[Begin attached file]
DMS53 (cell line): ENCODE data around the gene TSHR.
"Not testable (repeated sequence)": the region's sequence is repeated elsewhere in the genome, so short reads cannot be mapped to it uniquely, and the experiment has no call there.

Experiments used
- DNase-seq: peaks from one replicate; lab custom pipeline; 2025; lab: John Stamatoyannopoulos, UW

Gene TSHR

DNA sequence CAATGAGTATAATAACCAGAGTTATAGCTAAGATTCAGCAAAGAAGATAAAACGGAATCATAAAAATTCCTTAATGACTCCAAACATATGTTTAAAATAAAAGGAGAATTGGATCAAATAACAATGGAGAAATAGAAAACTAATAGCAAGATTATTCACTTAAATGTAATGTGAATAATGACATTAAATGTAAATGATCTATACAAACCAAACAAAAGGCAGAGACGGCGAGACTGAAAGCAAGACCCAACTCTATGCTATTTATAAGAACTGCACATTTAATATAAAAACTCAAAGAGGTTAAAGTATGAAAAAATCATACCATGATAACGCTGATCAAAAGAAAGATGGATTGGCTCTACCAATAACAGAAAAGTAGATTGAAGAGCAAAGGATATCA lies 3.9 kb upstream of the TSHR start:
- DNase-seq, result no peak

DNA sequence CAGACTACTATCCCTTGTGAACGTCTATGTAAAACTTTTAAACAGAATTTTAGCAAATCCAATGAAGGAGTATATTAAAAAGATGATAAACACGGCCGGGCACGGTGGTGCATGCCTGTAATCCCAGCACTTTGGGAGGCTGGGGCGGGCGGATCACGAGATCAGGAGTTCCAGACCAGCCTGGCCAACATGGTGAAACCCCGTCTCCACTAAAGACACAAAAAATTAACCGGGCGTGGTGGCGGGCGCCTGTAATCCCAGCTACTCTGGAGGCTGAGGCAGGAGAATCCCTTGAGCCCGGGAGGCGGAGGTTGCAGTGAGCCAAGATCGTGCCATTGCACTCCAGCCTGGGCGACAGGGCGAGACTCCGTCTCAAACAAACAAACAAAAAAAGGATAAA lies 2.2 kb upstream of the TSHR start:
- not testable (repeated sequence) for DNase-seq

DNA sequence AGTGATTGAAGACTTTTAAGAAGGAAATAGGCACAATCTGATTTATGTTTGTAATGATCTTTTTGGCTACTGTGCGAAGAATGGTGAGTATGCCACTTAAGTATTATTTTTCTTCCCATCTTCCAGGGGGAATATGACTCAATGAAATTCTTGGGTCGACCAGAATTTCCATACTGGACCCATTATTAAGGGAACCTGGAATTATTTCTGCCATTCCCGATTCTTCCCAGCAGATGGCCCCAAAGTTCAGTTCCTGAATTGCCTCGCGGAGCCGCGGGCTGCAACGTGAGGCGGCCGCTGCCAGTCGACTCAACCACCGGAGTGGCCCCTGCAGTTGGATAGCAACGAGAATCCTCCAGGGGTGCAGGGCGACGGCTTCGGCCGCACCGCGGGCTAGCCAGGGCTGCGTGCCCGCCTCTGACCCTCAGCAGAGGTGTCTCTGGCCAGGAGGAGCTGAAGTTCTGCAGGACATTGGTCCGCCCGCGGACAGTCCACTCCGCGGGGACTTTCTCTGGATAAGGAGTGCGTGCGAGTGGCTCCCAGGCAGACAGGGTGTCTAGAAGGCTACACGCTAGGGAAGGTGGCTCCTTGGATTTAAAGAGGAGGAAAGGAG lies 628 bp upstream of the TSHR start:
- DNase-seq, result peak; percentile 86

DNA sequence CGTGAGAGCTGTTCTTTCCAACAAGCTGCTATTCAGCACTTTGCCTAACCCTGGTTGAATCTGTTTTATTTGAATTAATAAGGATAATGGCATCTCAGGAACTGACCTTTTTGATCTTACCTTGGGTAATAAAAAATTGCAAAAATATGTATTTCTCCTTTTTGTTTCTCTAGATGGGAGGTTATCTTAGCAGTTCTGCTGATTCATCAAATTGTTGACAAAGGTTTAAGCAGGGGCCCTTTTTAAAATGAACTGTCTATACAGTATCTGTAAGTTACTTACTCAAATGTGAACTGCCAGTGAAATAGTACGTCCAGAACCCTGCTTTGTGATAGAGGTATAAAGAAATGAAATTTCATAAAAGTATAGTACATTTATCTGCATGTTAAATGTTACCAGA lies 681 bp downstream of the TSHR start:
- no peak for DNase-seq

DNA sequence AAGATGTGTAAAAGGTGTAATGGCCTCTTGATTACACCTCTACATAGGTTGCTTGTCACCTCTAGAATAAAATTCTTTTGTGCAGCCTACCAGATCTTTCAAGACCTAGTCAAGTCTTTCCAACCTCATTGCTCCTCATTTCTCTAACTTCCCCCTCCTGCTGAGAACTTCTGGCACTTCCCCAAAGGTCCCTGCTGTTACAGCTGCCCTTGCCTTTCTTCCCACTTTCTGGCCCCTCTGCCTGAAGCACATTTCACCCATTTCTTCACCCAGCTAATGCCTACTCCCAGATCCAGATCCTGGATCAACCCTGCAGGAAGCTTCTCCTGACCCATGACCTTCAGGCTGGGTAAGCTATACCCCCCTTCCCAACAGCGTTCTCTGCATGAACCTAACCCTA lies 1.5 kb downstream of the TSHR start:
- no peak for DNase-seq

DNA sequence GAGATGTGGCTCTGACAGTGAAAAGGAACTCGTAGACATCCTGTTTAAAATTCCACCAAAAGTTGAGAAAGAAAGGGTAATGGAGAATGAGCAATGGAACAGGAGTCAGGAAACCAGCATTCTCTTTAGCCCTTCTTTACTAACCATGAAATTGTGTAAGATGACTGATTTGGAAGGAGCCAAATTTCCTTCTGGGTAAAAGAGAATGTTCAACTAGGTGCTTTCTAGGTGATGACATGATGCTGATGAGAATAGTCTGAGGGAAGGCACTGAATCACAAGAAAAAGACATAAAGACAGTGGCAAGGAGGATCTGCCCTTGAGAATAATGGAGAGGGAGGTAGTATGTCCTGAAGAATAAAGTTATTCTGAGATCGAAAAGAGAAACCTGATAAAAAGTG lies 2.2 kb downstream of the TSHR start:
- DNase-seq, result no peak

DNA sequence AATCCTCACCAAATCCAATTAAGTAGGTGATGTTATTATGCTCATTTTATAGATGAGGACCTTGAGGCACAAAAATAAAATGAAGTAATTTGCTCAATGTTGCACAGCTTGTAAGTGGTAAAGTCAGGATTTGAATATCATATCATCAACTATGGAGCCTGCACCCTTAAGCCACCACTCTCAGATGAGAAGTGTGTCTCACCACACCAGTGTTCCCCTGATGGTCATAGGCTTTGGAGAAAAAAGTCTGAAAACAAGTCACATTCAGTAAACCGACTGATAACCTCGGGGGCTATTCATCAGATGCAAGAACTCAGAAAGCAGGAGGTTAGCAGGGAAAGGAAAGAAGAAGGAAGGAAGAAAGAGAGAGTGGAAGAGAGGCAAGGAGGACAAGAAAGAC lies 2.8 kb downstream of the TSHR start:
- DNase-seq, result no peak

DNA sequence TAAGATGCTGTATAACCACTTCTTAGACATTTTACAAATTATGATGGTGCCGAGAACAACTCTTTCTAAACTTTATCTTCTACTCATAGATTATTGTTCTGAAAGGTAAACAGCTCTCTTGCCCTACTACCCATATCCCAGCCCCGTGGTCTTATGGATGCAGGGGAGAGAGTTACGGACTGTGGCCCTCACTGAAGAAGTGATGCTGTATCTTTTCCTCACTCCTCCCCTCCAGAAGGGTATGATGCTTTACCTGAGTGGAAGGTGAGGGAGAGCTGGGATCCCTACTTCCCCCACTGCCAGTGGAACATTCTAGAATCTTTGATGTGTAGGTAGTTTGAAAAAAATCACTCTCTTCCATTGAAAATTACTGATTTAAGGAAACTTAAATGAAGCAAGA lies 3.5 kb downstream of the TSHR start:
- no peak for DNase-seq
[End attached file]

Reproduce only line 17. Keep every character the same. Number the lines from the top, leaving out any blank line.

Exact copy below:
- DNase-seq, result no peak